I have a new software program at home. It's called MacSpeech Dictate. It's a voice dictation program so advanced that I can compose, write and switch applications—in short, to do everything without a keyboard or mouse. I speak editing instructions and sometimes, by accident, the program inadvertently corrects me. Someday they might have a program that guesses at the intention of my writing. Someday there might be a program that is an editor. Correction is easy. There might come a program that can chart the future. There will never be a program that can celebrate the past, and it is doubtful that the future can be charted if it isn't first envisioned by people who feel for the worth of what they're doing. It is that worth that you are charged with, that you cherish and that your readers cherish in you. I congratulate you in that celebration and wish you Godspeed as champions of the word.
June 6, 2009
Pier Giorgio Di Cicco
Reprinted with permission.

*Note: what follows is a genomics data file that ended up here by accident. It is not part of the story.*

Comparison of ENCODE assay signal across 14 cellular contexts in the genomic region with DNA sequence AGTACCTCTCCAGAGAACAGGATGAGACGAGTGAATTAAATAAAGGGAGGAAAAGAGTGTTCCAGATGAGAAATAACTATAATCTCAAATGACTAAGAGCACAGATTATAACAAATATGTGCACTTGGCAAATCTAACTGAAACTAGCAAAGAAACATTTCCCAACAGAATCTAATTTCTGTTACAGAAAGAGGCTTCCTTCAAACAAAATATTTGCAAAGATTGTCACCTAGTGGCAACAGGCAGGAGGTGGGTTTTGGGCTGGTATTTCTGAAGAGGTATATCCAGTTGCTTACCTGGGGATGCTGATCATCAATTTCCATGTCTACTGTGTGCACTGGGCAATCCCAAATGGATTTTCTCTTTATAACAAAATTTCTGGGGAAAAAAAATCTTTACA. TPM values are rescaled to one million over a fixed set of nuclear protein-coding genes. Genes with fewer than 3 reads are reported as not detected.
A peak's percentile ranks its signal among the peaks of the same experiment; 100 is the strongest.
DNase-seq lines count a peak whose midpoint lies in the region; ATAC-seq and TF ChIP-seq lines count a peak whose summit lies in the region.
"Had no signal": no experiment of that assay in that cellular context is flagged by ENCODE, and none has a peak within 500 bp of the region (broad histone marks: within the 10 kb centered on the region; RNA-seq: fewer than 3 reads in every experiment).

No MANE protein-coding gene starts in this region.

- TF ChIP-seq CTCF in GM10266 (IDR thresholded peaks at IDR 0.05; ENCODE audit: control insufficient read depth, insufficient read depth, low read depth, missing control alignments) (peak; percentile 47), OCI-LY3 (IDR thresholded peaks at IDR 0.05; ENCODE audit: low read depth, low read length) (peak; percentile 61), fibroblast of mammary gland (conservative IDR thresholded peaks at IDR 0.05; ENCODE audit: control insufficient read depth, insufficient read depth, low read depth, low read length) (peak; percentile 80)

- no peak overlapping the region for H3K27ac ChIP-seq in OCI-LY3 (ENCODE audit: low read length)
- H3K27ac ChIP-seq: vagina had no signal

A Message from the Mayor
June 3, 2009 1:15 p.m.
It is my pleasure to congratulate the Editors' Association of Canada (EAC) on its 30th anniversary and welcome delegates of the EAC conference to our city.
Headquartered in Toronto with a national member base of 1,800 freelance and salaried editors, EAC promotes the use of professional editing to produce effective communication in all sectors.
The theme of the conference, "Celebrating the Past, Charting the Future" is especially apt. The growth of the association's modest beginnings from a small gathering of young, Toronto editors in 1979 to a national association of this size and calibre, is an accomplishment for which you can be proud. I commend you for your ongoing commitment to professional development and effective communication.
On behalf of Toronto City Council, please accept my best wishes for a memorable anniversary celebration and another 30 years of success.
Mayor David Miller
Last day to register for the 30th anniversary conference
June 1, 2009 10:20 a.m.
If you haven't registered for the 30th anniversary conference yet, don't delay! Registration closes TODAY. Register now.
The 30th anniversary conference takes place from June 5 to 7 at the 89 Chestnut Conference Centre in downtown Toronto.
The Exclamation Mart
"The Exclamation Mart," EAC's vendor fair, will be held at 89 Chestnut on Saturday, June 6, from 12:15 p.m. to 3:30 p.m. We hope to tempt you with an artful selection.
May 21, 2009 11:45 a.m.
Still looking for a reason to shell out your hard-earned dollars (tax deductible, of course) to go to the 30th anniversary conference? Here are 26 good reasons, alphabetized for your convenience.